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Oxford Masters

Today I have a special feature with James, a Master's Student at Christ Church College. Many of you have asked me about Post-graduate applications and funding for Oxford, so here's James' experience:

MSt in modern languages – 1 year program, specialising in French literature and the Enlightenment.

To apply, you needed to write a research proposal / personal statement (roughly 800-1200 words from memory), academic transcript from undergraduate university, two sample essays from previous academic studies (2,000 words each) and two academic references.

The sample essays can be partial segments of longer previous work, such as if you want to submit part of your undergraduate dissertation, something I did as my undergrad thesis was linked and supported my masters’ proposal and thesis. The above automatically qualifies you for consideration for about 80% of the OX funding bodies without any extra input. However, for a couple funding options such as Ertegun House you must add an additional personal statement to do with that funding source.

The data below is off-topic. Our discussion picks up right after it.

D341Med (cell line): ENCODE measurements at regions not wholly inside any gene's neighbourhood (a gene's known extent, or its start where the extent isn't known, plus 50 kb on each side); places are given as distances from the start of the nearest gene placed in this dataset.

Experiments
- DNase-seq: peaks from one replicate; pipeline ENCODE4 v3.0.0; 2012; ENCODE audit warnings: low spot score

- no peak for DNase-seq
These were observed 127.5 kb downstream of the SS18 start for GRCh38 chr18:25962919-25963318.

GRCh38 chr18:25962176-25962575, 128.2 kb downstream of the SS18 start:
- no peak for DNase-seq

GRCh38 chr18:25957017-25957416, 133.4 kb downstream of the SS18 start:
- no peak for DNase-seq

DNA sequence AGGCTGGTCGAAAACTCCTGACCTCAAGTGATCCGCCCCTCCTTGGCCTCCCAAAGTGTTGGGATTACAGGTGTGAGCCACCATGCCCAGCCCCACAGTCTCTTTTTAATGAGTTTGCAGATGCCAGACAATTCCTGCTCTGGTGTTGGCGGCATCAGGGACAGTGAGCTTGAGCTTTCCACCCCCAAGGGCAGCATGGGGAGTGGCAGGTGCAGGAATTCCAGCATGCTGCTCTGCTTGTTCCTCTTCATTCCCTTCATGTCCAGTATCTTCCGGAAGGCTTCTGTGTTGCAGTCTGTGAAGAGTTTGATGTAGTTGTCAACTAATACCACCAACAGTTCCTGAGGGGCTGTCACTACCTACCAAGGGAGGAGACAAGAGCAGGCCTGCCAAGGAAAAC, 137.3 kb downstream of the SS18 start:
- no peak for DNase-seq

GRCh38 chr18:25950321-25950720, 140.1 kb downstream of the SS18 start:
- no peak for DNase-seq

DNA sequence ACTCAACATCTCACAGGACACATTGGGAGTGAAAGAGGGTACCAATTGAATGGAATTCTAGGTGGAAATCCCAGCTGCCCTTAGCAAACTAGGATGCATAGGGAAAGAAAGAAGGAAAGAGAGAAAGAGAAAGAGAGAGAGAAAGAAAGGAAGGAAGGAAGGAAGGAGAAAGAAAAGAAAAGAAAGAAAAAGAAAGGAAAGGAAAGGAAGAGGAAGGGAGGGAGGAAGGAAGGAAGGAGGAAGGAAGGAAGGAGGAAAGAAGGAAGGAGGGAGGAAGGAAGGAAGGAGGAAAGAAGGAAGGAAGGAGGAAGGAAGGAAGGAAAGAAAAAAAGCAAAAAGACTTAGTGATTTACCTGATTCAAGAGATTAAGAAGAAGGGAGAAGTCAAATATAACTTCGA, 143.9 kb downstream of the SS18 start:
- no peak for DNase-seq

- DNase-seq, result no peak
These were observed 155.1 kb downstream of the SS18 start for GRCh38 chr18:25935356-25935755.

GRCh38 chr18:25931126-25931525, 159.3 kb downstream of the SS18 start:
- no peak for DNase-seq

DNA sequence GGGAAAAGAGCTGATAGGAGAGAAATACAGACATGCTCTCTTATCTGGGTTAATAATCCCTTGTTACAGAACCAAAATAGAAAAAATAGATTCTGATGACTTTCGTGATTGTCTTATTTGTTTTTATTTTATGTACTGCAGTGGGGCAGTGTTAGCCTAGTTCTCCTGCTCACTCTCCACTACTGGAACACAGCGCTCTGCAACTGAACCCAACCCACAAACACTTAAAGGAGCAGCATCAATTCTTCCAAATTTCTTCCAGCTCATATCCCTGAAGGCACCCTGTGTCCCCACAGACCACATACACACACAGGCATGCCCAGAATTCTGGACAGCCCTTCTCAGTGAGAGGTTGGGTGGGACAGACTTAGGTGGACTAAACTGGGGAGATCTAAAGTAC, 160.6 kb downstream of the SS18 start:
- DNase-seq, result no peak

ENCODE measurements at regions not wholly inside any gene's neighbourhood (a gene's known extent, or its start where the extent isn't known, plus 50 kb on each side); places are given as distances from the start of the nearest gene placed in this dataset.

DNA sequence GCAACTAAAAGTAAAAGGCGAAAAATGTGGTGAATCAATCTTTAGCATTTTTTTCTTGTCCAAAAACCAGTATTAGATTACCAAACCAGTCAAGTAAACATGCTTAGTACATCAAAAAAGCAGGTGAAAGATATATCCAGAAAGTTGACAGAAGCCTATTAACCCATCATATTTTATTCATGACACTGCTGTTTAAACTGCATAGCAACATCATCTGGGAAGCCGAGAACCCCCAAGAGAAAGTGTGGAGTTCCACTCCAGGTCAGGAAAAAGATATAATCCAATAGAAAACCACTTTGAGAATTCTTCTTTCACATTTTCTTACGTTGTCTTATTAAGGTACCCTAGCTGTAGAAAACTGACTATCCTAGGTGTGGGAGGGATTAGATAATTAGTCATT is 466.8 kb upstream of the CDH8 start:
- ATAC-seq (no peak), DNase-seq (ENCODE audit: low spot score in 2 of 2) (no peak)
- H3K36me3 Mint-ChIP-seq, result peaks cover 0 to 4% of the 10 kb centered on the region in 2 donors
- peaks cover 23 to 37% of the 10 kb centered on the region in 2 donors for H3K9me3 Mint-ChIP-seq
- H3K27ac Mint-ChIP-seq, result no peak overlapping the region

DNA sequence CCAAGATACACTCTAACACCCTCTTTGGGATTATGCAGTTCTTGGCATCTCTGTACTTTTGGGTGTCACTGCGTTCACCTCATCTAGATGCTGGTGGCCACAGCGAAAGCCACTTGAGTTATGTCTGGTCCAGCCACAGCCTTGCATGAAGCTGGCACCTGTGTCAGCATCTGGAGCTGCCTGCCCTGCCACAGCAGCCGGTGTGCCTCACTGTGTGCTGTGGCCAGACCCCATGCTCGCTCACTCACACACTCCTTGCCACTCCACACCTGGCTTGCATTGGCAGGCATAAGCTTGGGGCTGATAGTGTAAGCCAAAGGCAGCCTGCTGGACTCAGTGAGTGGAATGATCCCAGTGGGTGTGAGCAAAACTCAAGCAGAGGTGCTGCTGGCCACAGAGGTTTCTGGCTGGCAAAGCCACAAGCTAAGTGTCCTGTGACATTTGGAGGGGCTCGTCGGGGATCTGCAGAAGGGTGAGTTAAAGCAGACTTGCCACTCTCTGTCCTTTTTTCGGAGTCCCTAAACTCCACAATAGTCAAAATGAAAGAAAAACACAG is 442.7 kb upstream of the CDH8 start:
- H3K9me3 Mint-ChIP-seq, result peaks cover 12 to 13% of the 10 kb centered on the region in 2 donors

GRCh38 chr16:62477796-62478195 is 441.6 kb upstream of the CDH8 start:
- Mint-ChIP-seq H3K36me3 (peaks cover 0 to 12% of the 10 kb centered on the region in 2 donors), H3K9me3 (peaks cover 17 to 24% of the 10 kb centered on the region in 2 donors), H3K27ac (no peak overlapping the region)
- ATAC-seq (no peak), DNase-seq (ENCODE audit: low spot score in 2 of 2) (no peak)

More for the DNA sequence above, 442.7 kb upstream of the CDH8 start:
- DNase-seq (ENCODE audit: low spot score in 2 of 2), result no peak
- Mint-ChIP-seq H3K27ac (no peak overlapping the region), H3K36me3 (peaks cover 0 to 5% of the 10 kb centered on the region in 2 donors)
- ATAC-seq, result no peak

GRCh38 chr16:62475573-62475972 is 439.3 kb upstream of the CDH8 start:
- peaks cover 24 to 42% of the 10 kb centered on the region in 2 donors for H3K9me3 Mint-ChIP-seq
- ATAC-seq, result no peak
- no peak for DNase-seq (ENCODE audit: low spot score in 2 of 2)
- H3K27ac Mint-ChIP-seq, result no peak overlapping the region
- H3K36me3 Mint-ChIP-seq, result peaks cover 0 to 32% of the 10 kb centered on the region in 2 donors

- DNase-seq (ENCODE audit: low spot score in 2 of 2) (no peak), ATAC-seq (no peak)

Firstly, for the research proposal, this is not something that the university will force you to stick to in the slightest once you begin your studies, so as long as you write a coherent, interesting and enthusiastic piece it doesn’t really matter whether it is precisely what you want to study or not for your thesis – you won’t be tied to a proposal you write a year ahead of actually penning a thesis, but will be encouraged to develop your thesis idea through the year.

The proposal also allows you to spend a moment explaining your background and motivations for the masters which is important. Nevertheless, I would say that it is predominately an academic exercise so should principally be made up of the academic basis for a potential thesis, regardless of whether you stick to it, as they are looking for someone who will crack on with some of their own work.

The system will also ask whether you have a favoured supervisor at this point. This is a useful opportunity to show you’ve done some research into your area and pick someone you want to work under (I knew the professor specialising in my field from All souls so put her down and have worked with her throughout my masters). I would even contact them before applying to see whether they can offer any more specific advice along the lines of your specific subject, or are open to supervising masters students. In applying to a particular supervisor, it might also be wise to consider applying to their college.

Top Tips

  • Research your course thoroughly.

  • Take time planning your proposal.

  • Check out the graduate admissions page:

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